As a native Californian, I always considered myself not to have an accent. Southerners have accents. Bostonians have accents. British people have accents. Don’t even get me started on Indian people.
But me? No way.
After graduating from high school, I made the audacious move across state lines to Portland, Oregon. In terms of the culture shock scale, this hardly registered. Here’s a compare/contrast:
Lots of liberal people / Lots of liberal people
Beautiful wine country / Beautiful wine country
Stunning coastline / Stunning coastline
Good food / Good food
Sunny / Cloudy
Good Mexican food / Only one good taqueria in the entire metro area
Portland was novel, but not exactly exotic. I considered myself in the same realm – not particularly exotic.
My first day on campus, I was talking to a couple of girls from two other states – the usual chitchat: Where are you from? What’s your dorm? What classes do you have? Pretty banal stuff.
While I was talking, the two of them were smiling and exchanging mildly bemused glances.
When I paused, one of them jumped in, “ Excuse me, where are you from?”
“Oooooooh! I thought you had an accent.”
Honestly, this was complete news to me. I found a fellow Californian and she confirmed – we did indeed have accents.
Suddenly all my verbal quirks were laid bare. Apparently, people in other states don’t generally say, “ I was like…what?!!” or recount dialogues from earlier in the day by saying, “So he was like, ‘What are you doing later?’ and I’m all, ‘Nothing. Why?’”
Apparently, they don’t say everything as if they were asking a question. And they don’t talk so quickly.
My inscrutable accent was confirmed by the ultimate arbiter: someone from another country in the process of learning English. My friend’s Brazilian “sister” came to visit and she rated all of us on intelligibility. #1 by a long shot was our friend from Ohio, proving that state’s superiority in…neutrality. Ohio is prime recruiting ground for bland national newscasters. Wyoming, New Mexico and Oregon were all passable. Dead last: me.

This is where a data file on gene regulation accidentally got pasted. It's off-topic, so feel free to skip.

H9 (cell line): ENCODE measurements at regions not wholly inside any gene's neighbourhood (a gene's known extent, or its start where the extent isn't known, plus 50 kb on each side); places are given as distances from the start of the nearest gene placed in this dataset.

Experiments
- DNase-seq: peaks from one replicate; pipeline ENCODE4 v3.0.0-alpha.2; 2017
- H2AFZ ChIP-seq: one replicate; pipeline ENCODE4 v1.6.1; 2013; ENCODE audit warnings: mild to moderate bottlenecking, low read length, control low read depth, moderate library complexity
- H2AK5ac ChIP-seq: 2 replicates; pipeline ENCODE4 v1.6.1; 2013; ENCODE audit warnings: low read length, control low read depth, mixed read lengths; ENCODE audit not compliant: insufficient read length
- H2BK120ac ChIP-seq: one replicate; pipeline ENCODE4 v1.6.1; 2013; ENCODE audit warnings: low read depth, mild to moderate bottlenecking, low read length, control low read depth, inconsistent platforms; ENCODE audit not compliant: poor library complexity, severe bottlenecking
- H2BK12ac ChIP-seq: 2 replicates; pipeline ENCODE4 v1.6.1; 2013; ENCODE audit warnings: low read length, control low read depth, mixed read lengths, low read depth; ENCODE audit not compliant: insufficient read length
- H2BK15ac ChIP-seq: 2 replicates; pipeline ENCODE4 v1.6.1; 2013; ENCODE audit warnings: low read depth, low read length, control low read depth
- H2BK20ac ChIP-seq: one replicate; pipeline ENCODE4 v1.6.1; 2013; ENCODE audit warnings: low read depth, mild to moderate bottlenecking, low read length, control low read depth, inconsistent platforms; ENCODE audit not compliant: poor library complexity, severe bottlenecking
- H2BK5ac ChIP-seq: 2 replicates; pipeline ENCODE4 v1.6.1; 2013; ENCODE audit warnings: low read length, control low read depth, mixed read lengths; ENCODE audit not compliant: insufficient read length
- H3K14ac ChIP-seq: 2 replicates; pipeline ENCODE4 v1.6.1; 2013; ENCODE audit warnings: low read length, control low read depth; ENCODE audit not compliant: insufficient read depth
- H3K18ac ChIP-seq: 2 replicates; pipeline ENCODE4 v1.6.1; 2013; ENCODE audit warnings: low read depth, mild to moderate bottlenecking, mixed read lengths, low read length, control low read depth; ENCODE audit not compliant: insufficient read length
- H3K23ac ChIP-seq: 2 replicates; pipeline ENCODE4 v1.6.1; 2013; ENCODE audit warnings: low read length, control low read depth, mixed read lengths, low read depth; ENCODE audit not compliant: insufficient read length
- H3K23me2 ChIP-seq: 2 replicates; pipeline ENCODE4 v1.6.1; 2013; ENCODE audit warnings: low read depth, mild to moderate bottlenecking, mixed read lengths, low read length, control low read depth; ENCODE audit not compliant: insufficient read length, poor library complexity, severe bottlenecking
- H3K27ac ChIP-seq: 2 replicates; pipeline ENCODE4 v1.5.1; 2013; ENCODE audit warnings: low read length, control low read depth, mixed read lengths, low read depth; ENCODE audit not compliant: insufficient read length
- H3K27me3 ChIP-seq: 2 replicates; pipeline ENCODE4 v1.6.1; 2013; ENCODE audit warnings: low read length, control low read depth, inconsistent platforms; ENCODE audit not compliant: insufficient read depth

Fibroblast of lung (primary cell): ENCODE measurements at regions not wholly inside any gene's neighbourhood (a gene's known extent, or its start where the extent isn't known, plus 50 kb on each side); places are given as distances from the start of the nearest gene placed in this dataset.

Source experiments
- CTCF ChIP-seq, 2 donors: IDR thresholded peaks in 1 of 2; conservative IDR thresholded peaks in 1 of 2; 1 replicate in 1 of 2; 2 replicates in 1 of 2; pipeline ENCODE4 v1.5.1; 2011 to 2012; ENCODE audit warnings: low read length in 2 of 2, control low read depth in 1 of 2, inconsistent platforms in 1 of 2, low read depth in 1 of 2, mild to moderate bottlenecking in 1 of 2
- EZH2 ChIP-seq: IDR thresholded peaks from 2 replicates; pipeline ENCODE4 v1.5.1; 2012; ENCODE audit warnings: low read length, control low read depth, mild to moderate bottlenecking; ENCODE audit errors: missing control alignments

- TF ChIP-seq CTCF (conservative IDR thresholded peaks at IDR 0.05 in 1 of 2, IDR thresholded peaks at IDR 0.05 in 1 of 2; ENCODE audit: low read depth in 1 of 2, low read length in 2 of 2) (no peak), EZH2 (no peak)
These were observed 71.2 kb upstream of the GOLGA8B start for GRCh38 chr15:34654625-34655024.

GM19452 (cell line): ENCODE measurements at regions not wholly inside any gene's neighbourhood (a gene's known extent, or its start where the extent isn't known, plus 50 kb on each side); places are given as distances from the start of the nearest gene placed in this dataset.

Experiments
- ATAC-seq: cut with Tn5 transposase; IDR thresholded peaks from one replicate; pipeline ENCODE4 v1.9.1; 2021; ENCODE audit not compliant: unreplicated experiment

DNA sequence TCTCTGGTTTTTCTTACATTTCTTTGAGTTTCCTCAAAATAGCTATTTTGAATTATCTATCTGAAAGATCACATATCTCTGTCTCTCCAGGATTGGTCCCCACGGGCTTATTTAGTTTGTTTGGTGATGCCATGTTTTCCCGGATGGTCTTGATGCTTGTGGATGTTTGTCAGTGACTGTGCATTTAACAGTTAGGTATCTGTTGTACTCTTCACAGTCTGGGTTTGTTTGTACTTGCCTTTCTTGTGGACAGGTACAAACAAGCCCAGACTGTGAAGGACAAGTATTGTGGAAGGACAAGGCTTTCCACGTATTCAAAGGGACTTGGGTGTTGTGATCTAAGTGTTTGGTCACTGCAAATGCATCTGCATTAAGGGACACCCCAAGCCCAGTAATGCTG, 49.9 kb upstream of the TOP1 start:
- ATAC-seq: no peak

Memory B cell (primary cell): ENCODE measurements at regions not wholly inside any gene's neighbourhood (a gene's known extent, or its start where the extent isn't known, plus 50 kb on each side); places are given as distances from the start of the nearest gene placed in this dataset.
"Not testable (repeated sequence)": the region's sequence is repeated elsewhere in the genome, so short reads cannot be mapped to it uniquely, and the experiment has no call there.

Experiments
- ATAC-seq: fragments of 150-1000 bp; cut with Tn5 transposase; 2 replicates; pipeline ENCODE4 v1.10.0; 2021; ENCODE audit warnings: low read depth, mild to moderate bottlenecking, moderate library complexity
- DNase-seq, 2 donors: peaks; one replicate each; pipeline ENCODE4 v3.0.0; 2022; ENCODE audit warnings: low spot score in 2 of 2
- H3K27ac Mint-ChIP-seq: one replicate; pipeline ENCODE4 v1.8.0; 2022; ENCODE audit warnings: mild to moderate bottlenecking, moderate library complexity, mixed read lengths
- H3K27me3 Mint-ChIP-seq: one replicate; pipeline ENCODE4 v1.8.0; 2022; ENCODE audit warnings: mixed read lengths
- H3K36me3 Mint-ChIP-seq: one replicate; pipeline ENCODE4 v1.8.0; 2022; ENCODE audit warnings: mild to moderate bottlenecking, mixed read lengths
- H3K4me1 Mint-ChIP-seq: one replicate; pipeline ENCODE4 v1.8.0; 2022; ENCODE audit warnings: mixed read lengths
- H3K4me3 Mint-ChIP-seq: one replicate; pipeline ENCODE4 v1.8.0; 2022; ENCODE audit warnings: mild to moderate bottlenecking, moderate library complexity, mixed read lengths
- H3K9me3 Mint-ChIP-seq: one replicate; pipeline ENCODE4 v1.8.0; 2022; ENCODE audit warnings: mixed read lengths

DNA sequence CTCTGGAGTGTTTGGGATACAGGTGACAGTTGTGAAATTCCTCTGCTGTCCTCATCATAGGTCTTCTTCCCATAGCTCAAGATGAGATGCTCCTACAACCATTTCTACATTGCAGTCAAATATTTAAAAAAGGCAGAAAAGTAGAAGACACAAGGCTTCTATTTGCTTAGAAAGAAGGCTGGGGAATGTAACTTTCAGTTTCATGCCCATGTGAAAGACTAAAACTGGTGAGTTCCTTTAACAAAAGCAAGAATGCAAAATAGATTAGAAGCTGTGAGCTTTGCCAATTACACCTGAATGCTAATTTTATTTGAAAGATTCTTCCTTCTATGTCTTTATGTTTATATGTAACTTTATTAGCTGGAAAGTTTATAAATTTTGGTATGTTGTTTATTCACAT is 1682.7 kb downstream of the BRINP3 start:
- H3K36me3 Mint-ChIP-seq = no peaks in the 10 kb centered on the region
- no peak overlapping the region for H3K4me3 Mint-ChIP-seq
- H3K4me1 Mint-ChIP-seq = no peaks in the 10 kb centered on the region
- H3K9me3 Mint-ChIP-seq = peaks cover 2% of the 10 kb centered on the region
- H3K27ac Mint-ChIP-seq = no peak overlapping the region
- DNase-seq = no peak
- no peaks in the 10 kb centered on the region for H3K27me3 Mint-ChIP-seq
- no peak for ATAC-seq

“Sometimes, I do not understand you,” she said in her adorable Portuguese-tinged accent.
After four years living with friends from all different states, I concluded the California accent was not only a habit I was unlikely to kick, but something that I could wear with pride. After all, California is, like, awesome?!
At the same time, I was trying to kick another accent – my American accent.
My fave song about being bilingual – con mis dos lenguas te voy a enamorar!!! Watch out…
Learning another language is always a comedy of errors, and my foibles in Cuba and Mexico were no exception to the rule. Some classmates along the line seemed to pick up the language effortlessly, others had been studying for years and were still painful to hear. I thought I was doing pretty well until I heard any recording of my voice.
After a year in Mexico, my friend, Diana, said to me, “Sierra, I am begging you to do me this favor. PLEASE change the message on your answering machine. It’s horrible!”
I had recorded it my first week living in Mexico, giving it a couple of tries, then just simply giving up. As she pointed out, she was the one who had to endure my mangled Spanish every time she called me. We recorded a new one – the crowning achievement of my progression in the Spanish language.
There are other indications of my progression – as well as the limits of my fluidity.
At a recent quinceanera, the priest battled through the entire mass in his leaden book Spanish, with that American twang. Afterwards, I asked my boyfriend if I sounded like that sometimes. He told me I didn’t sound that bad – then again, he has a vested interest in not pissing me off.
Perhaps the best compliment I’ve gotten was from a Spaniard who called a wrong number. A guy called our house in Portland speaking Spanish so my roommate passed it over to me. Confusion ensued. After 10 minutes of back and forth, we were able to establish that this guy did indeed have the number correct, but the former girlfriend he was trying to reach no longer lived there and I didn’t have any idea where she might be.
“You speak Spanish very well,” he lisped. “I cannot tell where you are from – Eres Latina?”
By this he meant someone with Spanish-speaking parents who grew up in the US.
You know what? I’ll take it.